In an era of uncertainty regarding the future of the traditional European welfare state – with globalization and deep, structural demographic change playing major roles – and amidst a “crisis” of representative democracy, we witness both a growing number of citizens taking action in the public sphere, and the emergence of political discourses aimed at stimulating “active citizenship”. Community or citizens’ initiatives (CIs) are increasingly being seen as potential alternatives for state-provided public goods and services. CIs are collective activities aimed at providing local public goods or services. They are initiated by citizens who define their goals and how to achieve them, and they take the lead in the implementation of the projects, regardless of their arrangements (or lack thereof) with governmental institutions, companies, or both.
This research aims at understanding the potential and limitations of CIs, the new institutional arrangements between CIs and traditional governmental institutions, and how can CIs contribute to shaping more sustainable places. A comparative study will be conducted in order to understand the similarities and differences among three European countries – the Netherlands, the UK, and Portugal – with different institutional designs, cultural issues, and economic and social challenges. Nine CIs across three sectors – clean energy production, cultural economy, and landscape preservation – will constitute the case studies of this research. Semi-structured interviews with multiple actors involved in each of the case studies (e.g. representatives from CIs, institutions, other partners/stakeholders) will be conducted, along with participatory and non-participatory observation, and analysis of secondary materials.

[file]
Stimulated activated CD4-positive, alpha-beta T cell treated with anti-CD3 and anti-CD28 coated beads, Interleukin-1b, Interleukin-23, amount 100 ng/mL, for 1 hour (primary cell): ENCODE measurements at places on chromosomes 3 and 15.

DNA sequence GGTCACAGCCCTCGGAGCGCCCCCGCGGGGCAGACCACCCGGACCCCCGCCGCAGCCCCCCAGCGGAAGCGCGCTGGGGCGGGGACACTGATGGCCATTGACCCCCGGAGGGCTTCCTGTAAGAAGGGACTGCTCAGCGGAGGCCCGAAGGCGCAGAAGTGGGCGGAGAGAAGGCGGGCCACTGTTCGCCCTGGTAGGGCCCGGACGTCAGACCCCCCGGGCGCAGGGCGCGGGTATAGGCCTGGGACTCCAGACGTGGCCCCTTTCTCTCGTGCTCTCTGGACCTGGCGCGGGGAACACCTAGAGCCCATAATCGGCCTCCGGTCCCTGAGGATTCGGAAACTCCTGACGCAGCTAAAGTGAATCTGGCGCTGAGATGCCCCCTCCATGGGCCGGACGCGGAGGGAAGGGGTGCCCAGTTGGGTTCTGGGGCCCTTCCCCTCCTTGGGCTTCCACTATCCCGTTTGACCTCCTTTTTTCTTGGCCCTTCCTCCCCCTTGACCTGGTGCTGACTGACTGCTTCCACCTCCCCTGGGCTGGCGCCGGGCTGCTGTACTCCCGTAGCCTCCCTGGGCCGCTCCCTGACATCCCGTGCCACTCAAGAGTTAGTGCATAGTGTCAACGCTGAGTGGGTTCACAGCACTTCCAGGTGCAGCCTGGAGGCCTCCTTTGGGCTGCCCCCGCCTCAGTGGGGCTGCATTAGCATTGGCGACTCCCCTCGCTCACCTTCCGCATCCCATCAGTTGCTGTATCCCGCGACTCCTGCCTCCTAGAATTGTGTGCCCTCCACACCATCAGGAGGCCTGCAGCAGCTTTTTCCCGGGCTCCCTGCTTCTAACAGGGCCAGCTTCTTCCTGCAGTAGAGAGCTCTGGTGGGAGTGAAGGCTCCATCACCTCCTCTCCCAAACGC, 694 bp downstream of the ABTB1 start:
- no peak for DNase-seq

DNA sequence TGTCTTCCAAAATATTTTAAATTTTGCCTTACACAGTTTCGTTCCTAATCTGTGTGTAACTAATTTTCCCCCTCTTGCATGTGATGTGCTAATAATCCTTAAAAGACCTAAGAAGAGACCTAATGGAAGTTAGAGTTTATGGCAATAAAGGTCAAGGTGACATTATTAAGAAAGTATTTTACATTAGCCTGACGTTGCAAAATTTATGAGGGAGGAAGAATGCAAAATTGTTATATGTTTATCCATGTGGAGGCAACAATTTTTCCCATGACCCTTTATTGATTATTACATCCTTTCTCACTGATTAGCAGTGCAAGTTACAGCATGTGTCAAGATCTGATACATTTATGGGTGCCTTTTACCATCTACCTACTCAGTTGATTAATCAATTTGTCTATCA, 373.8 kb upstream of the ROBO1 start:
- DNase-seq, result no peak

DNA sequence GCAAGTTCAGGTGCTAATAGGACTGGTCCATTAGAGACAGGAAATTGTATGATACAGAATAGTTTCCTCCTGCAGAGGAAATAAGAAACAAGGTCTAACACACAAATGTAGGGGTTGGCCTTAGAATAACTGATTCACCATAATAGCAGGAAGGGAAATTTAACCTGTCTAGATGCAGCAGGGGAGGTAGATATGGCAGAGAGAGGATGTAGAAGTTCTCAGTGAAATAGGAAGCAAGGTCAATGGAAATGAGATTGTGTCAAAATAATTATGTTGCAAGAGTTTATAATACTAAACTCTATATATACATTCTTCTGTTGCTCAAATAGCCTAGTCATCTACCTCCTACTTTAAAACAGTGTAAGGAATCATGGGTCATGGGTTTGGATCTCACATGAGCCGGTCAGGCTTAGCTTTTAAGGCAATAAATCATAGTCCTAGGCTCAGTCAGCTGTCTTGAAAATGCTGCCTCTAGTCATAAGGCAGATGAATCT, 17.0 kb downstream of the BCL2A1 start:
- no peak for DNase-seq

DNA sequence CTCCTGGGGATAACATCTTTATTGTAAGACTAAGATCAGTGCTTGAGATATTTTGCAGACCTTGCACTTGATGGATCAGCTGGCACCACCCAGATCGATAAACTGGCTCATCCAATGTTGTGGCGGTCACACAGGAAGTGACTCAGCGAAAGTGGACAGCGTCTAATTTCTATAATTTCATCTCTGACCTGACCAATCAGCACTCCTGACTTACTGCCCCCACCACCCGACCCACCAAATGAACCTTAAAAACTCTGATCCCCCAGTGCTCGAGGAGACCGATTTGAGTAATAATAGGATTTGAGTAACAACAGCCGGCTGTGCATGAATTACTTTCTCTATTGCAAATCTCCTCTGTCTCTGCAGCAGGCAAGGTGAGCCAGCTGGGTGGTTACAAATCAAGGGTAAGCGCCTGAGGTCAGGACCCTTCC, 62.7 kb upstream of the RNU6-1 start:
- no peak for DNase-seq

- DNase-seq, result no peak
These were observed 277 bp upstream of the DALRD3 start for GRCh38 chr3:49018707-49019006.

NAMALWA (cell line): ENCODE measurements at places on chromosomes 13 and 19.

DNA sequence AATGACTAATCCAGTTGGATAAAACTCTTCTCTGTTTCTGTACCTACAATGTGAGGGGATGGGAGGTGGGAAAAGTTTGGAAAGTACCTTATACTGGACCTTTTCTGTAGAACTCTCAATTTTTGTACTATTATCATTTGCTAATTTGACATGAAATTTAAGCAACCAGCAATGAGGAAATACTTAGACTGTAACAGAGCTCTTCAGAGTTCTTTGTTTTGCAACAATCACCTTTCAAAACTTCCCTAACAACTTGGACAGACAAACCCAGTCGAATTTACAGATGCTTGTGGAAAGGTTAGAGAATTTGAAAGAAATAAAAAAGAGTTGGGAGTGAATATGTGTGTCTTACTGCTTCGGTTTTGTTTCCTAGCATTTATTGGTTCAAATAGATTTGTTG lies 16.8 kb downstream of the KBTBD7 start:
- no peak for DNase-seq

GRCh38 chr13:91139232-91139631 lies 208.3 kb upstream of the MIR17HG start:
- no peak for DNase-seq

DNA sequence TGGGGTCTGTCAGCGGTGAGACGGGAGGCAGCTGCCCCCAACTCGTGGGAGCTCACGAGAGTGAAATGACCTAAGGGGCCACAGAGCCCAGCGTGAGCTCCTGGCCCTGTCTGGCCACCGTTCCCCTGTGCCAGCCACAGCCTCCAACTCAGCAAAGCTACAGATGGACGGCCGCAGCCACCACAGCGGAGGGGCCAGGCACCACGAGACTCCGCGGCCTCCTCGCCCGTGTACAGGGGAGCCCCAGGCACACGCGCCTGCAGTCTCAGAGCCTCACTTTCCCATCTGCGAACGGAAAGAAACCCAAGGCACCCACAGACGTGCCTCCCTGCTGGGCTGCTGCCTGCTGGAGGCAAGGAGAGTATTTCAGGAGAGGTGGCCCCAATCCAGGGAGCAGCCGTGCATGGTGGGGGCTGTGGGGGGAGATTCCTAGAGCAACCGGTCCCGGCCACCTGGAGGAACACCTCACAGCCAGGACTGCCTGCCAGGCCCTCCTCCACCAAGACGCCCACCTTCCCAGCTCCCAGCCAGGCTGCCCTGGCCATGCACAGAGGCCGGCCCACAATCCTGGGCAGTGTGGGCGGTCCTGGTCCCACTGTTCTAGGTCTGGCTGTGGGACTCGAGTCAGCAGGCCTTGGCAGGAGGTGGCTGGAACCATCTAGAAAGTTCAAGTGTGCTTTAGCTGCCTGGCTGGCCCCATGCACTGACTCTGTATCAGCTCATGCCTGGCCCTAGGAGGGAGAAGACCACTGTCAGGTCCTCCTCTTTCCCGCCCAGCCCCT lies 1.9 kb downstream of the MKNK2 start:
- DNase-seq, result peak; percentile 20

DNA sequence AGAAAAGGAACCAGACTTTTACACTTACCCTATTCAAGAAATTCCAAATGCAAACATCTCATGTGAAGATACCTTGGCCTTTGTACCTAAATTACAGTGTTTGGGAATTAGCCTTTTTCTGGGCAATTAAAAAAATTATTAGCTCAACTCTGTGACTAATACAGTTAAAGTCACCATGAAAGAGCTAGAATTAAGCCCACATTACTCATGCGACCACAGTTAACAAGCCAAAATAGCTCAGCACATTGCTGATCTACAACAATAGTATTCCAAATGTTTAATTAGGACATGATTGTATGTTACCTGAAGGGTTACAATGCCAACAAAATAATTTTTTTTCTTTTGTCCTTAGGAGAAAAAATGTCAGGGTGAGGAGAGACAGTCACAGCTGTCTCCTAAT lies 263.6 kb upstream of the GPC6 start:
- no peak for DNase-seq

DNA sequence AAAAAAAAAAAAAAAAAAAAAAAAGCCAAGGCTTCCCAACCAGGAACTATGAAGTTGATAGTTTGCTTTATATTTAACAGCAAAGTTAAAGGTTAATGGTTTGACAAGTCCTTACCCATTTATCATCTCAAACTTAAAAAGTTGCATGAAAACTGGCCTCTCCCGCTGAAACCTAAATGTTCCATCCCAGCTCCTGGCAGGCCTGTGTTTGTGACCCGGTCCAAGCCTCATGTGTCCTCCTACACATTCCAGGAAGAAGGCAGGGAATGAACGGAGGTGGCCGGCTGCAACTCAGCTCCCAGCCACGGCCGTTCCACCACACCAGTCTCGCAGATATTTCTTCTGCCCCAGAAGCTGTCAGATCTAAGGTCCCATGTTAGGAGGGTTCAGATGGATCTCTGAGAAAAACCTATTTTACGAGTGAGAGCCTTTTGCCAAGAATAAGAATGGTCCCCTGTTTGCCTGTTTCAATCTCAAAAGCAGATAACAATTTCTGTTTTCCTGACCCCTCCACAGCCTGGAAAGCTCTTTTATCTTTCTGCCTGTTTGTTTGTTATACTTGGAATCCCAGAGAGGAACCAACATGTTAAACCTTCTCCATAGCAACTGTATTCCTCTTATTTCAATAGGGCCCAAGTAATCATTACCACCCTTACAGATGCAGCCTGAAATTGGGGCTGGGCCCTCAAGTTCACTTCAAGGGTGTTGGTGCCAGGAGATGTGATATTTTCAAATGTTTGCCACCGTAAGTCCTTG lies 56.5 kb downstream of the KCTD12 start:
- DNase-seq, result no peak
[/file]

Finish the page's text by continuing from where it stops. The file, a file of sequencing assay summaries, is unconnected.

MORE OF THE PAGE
Key words: community initiatives, self-governance, place-based initiatives, citizens’ initiatives, collaborative governance.